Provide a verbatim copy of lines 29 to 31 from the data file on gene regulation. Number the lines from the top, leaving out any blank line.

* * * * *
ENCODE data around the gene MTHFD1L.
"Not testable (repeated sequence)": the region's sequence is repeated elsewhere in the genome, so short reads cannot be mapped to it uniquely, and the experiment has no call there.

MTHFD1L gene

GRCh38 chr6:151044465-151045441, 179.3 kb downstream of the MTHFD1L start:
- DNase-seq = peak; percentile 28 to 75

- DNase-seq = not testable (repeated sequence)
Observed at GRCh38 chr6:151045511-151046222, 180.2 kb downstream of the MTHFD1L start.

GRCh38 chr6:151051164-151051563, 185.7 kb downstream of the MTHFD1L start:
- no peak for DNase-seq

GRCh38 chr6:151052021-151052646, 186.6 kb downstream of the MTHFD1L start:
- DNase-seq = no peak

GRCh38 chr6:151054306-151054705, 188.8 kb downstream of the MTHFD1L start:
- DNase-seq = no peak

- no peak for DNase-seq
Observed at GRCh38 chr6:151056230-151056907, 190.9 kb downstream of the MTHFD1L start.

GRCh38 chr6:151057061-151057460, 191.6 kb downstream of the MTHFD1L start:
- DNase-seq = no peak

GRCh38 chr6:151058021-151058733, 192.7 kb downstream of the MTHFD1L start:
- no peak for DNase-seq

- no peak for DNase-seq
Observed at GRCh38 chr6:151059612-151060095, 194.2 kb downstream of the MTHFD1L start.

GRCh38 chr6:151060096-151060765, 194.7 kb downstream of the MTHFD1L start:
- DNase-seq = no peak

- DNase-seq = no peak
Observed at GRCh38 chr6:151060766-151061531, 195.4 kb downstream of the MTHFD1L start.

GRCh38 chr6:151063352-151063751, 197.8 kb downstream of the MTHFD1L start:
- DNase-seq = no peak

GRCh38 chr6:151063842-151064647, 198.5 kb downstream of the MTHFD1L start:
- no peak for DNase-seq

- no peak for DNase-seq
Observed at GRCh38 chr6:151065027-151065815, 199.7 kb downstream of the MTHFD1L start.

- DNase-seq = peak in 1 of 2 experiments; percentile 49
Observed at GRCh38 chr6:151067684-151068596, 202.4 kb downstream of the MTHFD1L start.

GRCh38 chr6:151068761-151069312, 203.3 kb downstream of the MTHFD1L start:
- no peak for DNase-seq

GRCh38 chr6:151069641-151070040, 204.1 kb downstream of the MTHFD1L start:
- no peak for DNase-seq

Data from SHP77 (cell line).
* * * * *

- no peak for DNase-seq

- no peak for DNase-seq
Observed at GRCh38 chr6:151065027-151065815, 199.7 kb downstream of the MTHFD1L start.